When The Wells Run Dry – Groundwater and the challenges of sustainability

The all too visible depletion of Lake Chad (and the Aral sea below). Once the 2nd largest wetland in Africa, with over 20 million people dependent on it, Lake Chad shrank by 95% between 1960 and 2000. This was largely due to increasing use of its water for irrigation combined with a decrease in rainfall 7.
The Aral sea in 1989 (left) and in 2014 (right). Once one of the largest lakes in the world, the Aral Sea in Kazakhstan and Uzbekistan has shrunk by over 90%.

Worse, as global population 8 and food insecurity 9 grow, and as the frequency of droughts increases, dependence on groundwater can only rise with already arid regions like South Africa likely to be hit the worst 10.

The scale of depletion is colossal, particularly given the large time periods required for replenishment. For example, in just one year across 3 Indian provinces, the net groundwater loss was twice the capacity of India’s largest surface reservoir 11. That is equal to roughly 109km3. That’s kilometres cubed, not squared. Imagine a cube 1km high, 1 km wide and 1 km deep in front of you. Times that by 109. That’s a hell of a lot of water in just one year for just 3 regions of a country. And this is by no means an isolated case. Large scale groundwater depletion has been observed to occur in the Middle East, China and the Americas among others.

The small consolation is the immense size of groundwater reserves, although actual figures for the total storage are notoriously difficult to calculate. In the case of those Indian provinces, even with that rate of depletion, it will be several decades before water shortages are experienced.  But when they are experienced, certainly by the end of the century, over 100 million residents will be affected 11.  And that’s not to mention the global impact of reduced agricultural output, resultant food shortages, economic migration and the other socioeconomic stresses this entails. Globalisation has caused national economies to be inextricably intertwined. If one of the global bread-baskets fails, it affects everyone. When food shortages occur, food prices go up and that affects the most vulnerable the hardest. This can cause social unrest and perhaps, if the underlying socioeconomic conditions are right, trigger conflict.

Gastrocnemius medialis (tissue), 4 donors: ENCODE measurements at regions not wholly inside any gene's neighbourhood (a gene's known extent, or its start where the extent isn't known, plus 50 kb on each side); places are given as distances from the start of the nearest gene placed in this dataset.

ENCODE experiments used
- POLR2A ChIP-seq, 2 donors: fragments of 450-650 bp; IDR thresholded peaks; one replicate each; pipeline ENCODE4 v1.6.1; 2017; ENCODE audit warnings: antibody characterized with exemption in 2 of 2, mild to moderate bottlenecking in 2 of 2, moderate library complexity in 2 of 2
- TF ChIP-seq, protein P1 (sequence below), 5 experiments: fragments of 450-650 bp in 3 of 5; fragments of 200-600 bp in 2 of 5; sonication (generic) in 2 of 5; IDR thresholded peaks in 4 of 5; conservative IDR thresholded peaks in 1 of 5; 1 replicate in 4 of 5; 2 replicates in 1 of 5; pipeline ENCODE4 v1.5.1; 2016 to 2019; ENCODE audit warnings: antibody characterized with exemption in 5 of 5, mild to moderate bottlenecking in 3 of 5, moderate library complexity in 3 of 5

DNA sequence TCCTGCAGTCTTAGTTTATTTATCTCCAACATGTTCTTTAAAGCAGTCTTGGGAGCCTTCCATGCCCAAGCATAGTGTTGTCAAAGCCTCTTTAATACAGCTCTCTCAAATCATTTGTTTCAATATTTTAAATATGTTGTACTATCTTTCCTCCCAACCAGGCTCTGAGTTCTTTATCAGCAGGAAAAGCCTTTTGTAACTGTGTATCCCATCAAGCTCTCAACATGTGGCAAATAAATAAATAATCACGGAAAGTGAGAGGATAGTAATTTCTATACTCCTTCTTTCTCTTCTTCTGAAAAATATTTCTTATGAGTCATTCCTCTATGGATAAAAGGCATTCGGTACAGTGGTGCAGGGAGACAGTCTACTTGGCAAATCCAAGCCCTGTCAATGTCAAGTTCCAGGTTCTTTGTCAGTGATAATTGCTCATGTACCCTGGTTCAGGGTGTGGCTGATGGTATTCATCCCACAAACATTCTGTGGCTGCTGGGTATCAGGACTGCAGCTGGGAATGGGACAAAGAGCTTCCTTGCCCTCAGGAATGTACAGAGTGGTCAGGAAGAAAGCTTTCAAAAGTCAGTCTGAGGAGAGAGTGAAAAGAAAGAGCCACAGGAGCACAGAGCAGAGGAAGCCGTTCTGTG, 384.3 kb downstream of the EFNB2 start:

In 2010, forest fires (attributed to climate change 12  I might add) destroyed a third of the Russian wheat crop, resulting in a rise in global food prices that helped bring about the unrest which triggered the Arab Spring 13.

Clearly, the combination of climate change and groundwater depletion is a potent and deadly mix. Fortunately it is a problem we understand and, unlike climate change, we have time to reverse it. With foresight and good, sustainable, management policies, governments can ensure that we have water for centuries to come.  And ordinary citizens can contribute too. Don’t waste water. Use only what you need. Eat less meat (meat requires huge quantities of water to produce the same calorific value as plants). Small acts performed by millions can and will make a difference. The time to start is now.




Cover Image: By suburbanbloke [CC BY-SA 2.0 (https://creativecommons.org/licenses/by-sa/2.0)], via Wikimedia Commons

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13. Baragona.S. (2011). 2011 Food Price Spikes Helped Trigger Arab Spring, Researchers Say. [online] Available at: http://www.voanews.com/content/article-2011-food-price-spikes-helped-trigger-arab-spring-135576278/149523.html [Accessed 5 Mar. 2018].